This truth applies to your approach request. You ask for the ILS or the localizer and get cleared as such, “… cleared ILS Runway Two Three approach …” not “… cleared ILS or localizer Runway Two Three approach.” If you switch from one to the other part way, say because the glideslope failed, technically you should get a new clearance. No one cares in practice, but that’s another discussion as well.
This fact that it’s two approaches is why the correct name is: “ILS Y or LOC Y Rwy 23″ rather than what “ILS or LOC Y Rwy 23.”—and, yes, that means the title of the Y and Z approaches at KRUT are wrong (as are many others). This reveals how deep the confusion goes. The charting office even had to straighten themselves out. Expect the incorrect titles to change as charts are updated.
Now that we have this nomenclature straightened out, check out the Z approach at KRBW. GPS is used for transition from the enroute environment with no-PT sectors allowing direct LAMKE. That’s a great benefit for GPS-equipped aircraft, but it’s not required because you could arrive at LAMKE via airway, just like the Y approach. The DME requirement in the notes section is for the same reason as the Y chart: it’s only for the localizer version. Per FAA policy, you may substitute GPS.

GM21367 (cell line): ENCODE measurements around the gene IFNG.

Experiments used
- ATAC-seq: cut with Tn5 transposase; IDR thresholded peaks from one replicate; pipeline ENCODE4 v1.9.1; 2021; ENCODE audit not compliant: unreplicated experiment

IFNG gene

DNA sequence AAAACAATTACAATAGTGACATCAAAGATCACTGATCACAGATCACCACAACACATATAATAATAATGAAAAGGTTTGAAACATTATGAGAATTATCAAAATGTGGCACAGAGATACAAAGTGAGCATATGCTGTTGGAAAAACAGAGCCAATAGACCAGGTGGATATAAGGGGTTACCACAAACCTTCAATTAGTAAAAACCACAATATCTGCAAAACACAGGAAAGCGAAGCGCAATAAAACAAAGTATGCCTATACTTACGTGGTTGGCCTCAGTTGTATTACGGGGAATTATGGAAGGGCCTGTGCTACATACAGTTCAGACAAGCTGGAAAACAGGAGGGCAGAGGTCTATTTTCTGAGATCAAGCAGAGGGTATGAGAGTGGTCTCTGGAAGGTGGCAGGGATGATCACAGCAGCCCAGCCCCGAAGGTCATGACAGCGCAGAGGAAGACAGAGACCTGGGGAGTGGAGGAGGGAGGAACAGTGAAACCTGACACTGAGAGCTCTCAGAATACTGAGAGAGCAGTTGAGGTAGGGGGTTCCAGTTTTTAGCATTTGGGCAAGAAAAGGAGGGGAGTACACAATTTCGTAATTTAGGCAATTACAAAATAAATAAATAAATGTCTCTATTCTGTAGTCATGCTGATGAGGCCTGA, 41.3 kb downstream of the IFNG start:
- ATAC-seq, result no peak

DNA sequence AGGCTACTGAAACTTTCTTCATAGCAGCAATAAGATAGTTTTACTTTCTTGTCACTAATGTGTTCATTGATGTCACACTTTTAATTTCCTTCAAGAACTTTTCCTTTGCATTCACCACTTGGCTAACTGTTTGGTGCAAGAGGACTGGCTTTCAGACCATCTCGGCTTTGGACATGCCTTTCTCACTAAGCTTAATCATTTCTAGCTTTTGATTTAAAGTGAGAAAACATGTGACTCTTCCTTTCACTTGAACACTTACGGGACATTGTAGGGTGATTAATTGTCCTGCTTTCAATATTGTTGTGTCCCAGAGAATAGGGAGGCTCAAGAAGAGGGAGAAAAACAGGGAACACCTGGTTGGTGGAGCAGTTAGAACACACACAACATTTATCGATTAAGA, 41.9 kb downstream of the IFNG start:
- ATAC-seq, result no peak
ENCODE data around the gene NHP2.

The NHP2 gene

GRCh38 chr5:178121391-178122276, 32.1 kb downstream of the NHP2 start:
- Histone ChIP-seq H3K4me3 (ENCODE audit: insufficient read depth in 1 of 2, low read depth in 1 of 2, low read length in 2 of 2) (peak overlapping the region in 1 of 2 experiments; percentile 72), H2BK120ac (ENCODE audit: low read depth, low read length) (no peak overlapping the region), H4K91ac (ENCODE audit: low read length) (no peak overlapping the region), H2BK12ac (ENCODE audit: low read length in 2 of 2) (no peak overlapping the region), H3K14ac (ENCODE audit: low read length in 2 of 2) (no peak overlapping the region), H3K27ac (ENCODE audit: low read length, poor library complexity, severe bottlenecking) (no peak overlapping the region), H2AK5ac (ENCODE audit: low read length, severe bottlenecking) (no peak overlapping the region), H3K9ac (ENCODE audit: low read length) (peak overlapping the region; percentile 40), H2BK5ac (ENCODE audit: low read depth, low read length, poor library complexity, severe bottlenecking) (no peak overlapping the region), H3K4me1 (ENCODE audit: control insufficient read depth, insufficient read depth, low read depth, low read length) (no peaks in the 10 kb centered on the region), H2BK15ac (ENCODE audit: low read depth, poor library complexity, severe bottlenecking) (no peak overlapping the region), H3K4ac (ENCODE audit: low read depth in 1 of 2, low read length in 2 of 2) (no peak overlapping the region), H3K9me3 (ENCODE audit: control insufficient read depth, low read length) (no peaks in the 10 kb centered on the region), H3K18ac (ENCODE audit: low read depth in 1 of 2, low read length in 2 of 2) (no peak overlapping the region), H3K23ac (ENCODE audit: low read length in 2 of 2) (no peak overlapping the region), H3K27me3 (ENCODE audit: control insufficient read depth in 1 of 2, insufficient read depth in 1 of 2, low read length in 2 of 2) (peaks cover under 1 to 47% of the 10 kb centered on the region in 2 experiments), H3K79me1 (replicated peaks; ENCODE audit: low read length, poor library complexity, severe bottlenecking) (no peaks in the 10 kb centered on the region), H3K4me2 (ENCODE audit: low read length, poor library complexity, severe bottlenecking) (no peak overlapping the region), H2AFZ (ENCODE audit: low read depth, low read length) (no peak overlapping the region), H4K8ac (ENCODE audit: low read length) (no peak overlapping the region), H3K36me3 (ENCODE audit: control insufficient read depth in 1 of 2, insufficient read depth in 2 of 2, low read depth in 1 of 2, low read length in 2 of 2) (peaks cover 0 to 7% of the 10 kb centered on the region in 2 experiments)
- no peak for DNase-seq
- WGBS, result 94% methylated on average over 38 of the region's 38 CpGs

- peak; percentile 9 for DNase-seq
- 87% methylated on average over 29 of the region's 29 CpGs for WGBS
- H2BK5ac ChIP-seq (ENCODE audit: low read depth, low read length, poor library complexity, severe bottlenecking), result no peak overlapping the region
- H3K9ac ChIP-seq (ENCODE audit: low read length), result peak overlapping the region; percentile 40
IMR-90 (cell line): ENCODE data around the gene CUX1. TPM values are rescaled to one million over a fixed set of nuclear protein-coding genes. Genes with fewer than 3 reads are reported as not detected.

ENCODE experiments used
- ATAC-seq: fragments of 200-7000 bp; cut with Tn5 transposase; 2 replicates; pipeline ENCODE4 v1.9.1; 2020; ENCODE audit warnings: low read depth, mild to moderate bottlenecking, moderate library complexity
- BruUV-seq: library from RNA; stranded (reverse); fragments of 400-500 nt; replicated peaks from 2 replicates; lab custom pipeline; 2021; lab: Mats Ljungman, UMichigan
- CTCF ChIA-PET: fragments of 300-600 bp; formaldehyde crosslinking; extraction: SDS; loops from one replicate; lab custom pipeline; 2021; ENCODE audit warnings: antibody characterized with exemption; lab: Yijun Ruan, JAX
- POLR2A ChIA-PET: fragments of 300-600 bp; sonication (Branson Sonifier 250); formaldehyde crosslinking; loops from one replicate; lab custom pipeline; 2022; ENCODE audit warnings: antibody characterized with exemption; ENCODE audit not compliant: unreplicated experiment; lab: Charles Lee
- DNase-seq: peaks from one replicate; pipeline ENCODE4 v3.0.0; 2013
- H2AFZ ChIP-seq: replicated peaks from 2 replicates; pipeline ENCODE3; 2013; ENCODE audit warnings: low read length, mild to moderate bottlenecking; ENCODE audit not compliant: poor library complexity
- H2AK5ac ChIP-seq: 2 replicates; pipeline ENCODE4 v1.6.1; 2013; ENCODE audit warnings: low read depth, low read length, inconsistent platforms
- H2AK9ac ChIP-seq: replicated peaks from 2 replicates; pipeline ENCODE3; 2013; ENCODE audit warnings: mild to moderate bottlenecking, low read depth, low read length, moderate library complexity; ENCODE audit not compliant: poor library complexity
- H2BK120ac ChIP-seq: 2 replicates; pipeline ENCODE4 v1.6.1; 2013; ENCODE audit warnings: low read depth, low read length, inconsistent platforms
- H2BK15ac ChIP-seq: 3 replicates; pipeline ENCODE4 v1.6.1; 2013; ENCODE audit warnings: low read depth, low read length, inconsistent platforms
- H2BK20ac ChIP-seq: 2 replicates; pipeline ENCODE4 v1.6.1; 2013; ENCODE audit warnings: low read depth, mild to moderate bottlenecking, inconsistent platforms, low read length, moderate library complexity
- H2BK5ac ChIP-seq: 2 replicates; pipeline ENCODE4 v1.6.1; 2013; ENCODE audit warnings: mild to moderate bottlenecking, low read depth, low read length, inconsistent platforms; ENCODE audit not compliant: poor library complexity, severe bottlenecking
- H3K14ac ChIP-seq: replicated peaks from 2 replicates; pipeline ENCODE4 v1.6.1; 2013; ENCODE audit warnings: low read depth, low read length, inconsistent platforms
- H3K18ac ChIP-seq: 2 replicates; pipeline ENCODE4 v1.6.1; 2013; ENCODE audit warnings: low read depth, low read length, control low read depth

However, the Z approach has a different missed approach procedure in that you go GPS-direct to STOAS rather than intercepting a radial east of STOAS and then proceeding outbound. This requires GPS—and applies to both the ILS and the localizer approaches.
Therefore, what “GPS and DME required” should actually say is “GPS required for ILS Z or LOC Z missed approach procedure. DME required for LOC approach, and you can substitute GPS for that if you want.”
And that’s essentially what the FAA will be doing in the future. A new area in the briefing strips will specify what’s required for what. I don’t have the details, but I’ll be happy to see it put into effect.
Now I hear the cry: “If GPS is required no matter what, and GPS can substitute for DME, why bother saying DME is required at all?” In this case, there’s no good reason other than consistency. However, if the Y and Z had different minimums you could, in theory, ask for a missed approach procedure that didn’t require DME and thereby obviate the need.